Personally I want to get rid of Social Security and Medicare, then we can just call it welfare and medicaid. I mean that seems to be what the Liberals want it to become, and we should call it what it will be.

My rationale is pretty simple. Liberals want the well to do to pay premiums on their whole income, though they will only receive benefits based on a portion of their income. Liberals want to means test the benefits so that the well to do receive or keep less of the benefits they are owed based on their contributions.

When this happens, they are no longer self-financed programs with trusts/investments. They start becoming wealth transfer tools that are very similar to TANF, Medicare, etc.

John said...

Currently the "Insurance Company" gets to play the role of the evil villain, therefore protecting the politicians from the heat. They are business people who are used to creating deals, meeting them and taking the heat when a customer is frustrated.

The closer the politician's get to taking the heat for unfortunate events, the more of our money they will be motivated to spend to make themselves look good and get votes. It is an unfortunate reality.

John said...

Jerry,
The trust funds did exactly what they were supposed to do. They collected premiums, invested them somewhere safe and are paying them out in the form of benefits. That part of the system is working just like any insurance company.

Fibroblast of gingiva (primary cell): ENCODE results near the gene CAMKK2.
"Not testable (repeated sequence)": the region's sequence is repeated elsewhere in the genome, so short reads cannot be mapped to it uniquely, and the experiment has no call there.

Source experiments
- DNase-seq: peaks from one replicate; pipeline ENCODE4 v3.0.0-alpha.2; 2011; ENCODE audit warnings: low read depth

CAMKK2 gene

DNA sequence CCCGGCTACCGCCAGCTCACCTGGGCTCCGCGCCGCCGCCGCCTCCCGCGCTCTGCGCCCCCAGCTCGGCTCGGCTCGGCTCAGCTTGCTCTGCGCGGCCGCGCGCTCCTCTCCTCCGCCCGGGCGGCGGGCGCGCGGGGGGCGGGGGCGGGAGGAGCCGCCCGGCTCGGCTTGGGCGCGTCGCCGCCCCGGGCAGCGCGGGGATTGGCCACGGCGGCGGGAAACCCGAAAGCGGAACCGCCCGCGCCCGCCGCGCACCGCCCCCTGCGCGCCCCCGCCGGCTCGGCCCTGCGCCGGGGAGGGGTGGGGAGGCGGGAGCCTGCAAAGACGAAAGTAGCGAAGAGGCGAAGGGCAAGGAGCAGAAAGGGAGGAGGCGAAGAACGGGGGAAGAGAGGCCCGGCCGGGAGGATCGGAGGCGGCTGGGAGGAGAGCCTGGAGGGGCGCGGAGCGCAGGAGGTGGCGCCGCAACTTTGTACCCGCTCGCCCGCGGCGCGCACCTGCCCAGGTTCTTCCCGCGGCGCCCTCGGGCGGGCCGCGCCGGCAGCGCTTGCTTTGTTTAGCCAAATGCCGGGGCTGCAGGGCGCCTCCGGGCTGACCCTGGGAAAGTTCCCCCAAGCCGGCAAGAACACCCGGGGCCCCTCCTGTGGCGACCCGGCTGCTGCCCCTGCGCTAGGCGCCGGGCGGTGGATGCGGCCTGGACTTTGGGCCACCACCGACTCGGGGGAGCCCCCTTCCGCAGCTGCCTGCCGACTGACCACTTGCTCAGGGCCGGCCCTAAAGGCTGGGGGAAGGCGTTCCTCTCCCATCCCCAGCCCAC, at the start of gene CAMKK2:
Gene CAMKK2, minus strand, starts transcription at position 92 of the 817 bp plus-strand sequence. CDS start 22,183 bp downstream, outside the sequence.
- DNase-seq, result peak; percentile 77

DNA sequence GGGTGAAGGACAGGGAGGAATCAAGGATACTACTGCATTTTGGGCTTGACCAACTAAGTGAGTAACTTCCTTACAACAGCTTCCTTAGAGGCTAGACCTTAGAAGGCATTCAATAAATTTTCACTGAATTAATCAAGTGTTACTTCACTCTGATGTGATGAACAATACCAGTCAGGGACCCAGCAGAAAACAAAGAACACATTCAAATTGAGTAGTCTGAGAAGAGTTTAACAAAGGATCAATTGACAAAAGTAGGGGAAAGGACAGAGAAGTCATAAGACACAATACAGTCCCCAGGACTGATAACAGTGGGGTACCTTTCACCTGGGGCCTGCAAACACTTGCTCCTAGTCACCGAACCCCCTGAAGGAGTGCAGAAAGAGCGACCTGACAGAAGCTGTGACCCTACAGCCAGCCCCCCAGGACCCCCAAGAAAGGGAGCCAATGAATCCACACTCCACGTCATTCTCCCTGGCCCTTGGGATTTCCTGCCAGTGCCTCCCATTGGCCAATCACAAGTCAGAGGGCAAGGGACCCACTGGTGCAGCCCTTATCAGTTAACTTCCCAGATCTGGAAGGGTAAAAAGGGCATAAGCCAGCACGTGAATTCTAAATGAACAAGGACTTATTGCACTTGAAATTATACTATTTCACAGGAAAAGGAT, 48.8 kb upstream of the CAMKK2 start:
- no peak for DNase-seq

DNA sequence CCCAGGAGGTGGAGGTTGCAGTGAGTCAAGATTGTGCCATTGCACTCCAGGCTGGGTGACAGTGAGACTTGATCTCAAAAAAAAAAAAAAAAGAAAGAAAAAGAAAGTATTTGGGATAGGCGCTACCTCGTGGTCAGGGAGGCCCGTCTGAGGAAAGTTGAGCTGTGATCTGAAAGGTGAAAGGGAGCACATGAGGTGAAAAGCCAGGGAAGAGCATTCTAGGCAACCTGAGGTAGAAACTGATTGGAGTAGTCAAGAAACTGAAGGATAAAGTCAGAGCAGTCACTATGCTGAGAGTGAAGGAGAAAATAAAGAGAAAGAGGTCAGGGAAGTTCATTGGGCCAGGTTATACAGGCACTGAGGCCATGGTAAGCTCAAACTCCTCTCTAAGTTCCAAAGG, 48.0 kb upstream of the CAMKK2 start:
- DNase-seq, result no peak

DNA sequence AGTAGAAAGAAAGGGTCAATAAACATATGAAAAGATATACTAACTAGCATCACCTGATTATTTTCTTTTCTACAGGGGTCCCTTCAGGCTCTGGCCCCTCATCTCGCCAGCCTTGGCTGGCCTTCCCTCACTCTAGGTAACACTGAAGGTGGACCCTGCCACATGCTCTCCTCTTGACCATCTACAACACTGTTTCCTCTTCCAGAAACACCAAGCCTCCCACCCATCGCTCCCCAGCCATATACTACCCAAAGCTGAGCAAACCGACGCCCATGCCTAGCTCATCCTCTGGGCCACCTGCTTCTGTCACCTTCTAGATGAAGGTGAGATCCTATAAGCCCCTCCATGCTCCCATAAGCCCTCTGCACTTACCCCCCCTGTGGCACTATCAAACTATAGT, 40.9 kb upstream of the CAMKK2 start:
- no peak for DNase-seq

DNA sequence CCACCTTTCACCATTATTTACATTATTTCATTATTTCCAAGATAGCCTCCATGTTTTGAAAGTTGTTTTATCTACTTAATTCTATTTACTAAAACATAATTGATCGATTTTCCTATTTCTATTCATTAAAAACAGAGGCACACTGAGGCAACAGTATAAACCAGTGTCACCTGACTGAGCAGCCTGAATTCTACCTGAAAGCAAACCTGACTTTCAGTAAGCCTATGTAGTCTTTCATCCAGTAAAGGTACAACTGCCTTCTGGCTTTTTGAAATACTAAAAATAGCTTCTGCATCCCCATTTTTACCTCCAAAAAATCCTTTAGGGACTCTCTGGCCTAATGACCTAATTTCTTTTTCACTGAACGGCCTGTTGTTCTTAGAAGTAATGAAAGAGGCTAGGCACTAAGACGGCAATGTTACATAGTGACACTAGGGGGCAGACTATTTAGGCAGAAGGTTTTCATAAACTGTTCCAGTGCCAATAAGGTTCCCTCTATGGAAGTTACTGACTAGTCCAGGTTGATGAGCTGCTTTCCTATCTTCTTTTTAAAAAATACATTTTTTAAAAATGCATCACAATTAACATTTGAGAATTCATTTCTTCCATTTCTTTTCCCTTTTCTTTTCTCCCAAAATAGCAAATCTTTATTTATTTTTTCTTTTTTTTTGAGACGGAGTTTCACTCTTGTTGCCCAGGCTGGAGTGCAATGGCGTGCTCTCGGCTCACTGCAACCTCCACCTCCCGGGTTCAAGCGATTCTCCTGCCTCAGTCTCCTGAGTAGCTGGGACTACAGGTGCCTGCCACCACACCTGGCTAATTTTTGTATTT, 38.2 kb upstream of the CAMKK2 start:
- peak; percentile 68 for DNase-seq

The problem is that they collected premiums that were way too low, given the benefits that the politicians want to hand out.

So it is simple: raise premiums, cut benefits, or turn them into another form of welfare by making the "rich fund them". I mean the Liberals say they owe it to us for some reason...

Unfortunately based on their proposals I am one of those "rich"... And I am only a lowly Sr Project Engineer... I wonder how many other "rich" folks would be impacted by removing the SS cap... (ie pay more for same benefits)

Sean said...

"Come now, the baby boom demographic shift has been talked about for decades. No one was surprised by the pending insolvency problems."

Yes, but no changes have been made to the program for 30 years now.

Sean said...

"Currently the "Insurance Company" gets to play the role of the evil villain, therefore protecting the politicians from the heat. They are business people who are used to creating deals, meeting them and taking the heat when a customer is frustrated.

The closer the politician's get to taking the heat for unfortunate events, the more of our money they will be motivated to spend to make themselves look good and get votes. It is an unfortunate reality."